Finally, there's Helen, played by Emmy-nominated Rose Byrne of Damages.  Helen is perfection in heels.  She's beautiful, rich, successful, and smart, everything our Annie is not.  Lillian and Helen, in a short time, have become close friends.  Helen even calls Lillian her best friend and it's that pending competition that fuels Annie, and the movie, to reach dizzying heights of one-up-man-ship and hilarious epic fails.  To share even the details of their set-ups would ruin the shock and laughs that follow.

Bridesmaids is an absolute showcase for the female actresses involved.  Though most are reasonably-unknown TV stars, they all get their moments to play their assigned stereotype to perfection.  Rose Byrne gets away from TV drama to play a brunette Barbie villain-type well.  Melissa McCarthy nearly steals the movie in every scene she's in and with every line her crazy character utters.

However, the star is still Kristen Wiig.  For anyone who watches her on Saturday Night Live, you know that Wiig is Midas comedy gold to anything she touches and the best reason to watch the show.  She takes her sad-sack act to new heights here in Bridesmaids and even shows a little something deep and different with a cute relationship her Annie strikes up with a local Wisconsin state trooper (charming Irish import Chris O'Dowd).  If she's the reason you want to see the movie, you won't be disappointed.

Raunchy comedy like Bridesmaids isn't for everyone, and it still falls for a lot of Hollywood wedding movie cliches.  If you roll your eyes at sarcastic and sophomoric comedy that is richly peppered in profanity and toilet humor, this movie may be a turn off and you might find yourself settling for the cute romance provided by O'Dowd.  If you're OK with (or dare I say again, capable of) letting yourself indulge the fun of tapping into your inner crude self and wild side, while squashing your prim-and-proper disposition or feminist sensibilities, then you've found a winner with Bridesmaids.  Ladies, you're not fooling anyone.  We know your minds are just as crude as ours.  Now, put away the scrap-booking and candle parties, find that slutty top that still fits, load up the minivan, and get the "girls night" moving!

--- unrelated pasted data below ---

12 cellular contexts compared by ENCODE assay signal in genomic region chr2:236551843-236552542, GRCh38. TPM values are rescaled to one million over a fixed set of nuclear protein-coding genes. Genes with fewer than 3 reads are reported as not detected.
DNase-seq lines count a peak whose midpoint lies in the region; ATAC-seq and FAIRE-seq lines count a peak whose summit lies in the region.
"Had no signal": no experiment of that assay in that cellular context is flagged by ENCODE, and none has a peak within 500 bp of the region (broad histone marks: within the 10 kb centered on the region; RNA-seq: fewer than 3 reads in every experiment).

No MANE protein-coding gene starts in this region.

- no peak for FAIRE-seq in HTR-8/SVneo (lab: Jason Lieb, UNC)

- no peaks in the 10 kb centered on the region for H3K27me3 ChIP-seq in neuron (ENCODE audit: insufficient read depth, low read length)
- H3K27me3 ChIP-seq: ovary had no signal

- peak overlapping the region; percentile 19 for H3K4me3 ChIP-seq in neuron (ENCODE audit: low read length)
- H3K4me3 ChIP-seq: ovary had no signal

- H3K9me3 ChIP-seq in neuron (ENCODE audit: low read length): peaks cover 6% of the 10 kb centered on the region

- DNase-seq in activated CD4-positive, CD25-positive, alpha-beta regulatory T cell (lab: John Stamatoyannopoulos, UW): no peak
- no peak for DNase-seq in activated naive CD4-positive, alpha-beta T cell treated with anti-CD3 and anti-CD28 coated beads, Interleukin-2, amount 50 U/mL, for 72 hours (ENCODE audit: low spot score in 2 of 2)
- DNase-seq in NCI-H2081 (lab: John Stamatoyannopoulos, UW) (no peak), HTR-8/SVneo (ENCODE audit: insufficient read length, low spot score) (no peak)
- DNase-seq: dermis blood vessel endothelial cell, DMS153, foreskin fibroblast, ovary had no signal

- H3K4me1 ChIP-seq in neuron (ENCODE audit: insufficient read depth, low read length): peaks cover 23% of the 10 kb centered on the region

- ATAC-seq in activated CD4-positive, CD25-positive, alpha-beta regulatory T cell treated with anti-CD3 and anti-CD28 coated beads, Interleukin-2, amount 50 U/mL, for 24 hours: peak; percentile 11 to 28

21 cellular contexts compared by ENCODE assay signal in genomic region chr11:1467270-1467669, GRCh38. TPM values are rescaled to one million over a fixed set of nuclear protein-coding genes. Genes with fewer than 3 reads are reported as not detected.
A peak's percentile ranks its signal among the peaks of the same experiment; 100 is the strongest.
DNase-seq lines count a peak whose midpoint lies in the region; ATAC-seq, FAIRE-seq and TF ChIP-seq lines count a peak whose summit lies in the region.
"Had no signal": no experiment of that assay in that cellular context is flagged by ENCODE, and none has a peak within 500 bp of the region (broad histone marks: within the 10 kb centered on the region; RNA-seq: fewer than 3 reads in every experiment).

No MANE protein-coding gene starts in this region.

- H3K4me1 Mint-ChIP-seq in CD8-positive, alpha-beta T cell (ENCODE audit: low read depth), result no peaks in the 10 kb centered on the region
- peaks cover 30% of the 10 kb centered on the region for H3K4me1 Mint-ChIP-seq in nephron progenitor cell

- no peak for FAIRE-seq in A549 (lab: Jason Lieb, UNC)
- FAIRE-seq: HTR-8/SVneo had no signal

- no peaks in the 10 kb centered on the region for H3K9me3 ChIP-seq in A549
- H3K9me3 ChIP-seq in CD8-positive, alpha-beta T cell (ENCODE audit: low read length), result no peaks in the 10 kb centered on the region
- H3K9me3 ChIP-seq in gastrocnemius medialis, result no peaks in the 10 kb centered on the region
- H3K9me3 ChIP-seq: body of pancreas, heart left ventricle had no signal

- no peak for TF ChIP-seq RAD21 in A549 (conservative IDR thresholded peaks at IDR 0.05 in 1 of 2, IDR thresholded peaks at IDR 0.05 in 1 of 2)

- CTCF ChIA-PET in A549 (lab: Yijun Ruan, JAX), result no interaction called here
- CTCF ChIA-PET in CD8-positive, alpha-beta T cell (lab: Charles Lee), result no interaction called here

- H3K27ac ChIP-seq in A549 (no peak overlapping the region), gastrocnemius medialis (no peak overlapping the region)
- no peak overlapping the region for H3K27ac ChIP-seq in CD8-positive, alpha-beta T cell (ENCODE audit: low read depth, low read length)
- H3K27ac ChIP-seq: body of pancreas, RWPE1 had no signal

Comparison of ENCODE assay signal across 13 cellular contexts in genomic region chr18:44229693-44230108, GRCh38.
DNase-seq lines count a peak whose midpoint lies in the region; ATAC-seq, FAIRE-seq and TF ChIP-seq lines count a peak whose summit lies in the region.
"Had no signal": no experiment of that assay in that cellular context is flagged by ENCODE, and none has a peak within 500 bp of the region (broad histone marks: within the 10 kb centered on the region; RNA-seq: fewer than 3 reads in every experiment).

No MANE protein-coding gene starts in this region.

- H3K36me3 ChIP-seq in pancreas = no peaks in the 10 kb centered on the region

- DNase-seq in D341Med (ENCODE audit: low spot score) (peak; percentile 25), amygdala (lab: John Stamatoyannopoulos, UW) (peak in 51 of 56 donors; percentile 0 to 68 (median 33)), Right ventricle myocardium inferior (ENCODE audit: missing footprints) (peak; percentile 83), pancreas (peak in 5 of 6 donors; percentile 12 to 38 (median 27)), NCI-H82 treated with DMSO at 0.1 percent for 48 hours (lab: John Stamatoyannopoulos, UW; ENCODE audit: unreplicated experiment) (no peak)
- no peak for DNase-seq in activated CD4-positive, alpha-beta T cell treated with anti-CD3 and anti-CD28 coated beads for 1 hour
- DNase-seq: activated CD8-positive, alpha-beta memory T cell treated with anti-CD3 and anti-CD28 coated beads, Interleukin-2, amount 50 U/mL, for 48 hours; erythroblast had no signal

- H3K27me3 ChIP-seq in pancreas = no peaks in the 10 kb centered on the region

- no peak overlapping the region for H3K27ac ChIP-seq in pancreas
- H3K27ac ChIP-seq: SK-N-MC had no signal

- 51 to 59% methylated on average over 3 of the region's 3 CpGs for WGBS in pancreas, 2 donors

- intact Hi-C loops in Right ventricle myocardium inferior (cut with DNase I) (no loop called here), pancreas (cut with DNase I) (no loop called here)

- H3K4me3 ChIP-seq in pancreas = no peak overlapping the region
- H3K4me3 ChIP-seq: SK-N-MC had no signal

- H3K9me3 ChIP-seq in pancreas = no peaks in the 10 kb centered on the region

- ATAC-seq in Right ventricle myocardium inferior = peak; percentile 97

LESSON #1: THE ROLE OF A BRIDESMAID-- Ladies, bridesmaids are your "crew" and you need to choose that crew wisely.  Don't worry about reciprocity from another wedding, family obligation, individual photogenic qualities, or what style of dress looks good on which woman.  Surround yourself with supportive people, not fake friends or token choices.  Bridesmaids, your job is to help out and be there for the bride.  However, it's not your show, it's hers.  In fact, you're third fiddle to Lesson #2.

LESSON #2: THE ROLE OF A MAID OF HONOR-- Brides, the maid or matron of honor is meant to be the best of "besties" and the person who most supports you.  Again, choose wisely.  They shouldn't be an anchor to your needs and feelings.  They also shouldn't try to steal the spotlight from you, the bride.  Maids of honor, do as your told and plan with the bride's, not your, best interests in mind.  You shouldn't be trying to steal the show anymore than those third fiddles in Lesson #1.

LESSON #3: YOU ARE YOUR OWN PROBLEM AND YOUR OWN SOLUTION TOO-- It's amazing the logic found in seemingly crazy people.  Our favorite nutjob bridesmaid, Megan, dropped this very lesson as sound advice to our main character Annie, who's life, as you can tell from plot above, is perpetually swirling down a toilet bowl.  Megan was right.  People stand in their own way far too many times in seeking happiness and success.  Likewise, all the advice and support in the world, still hinges on your own actions to solve your own problems.  It starts and ends with just you, that person you see in the mirror.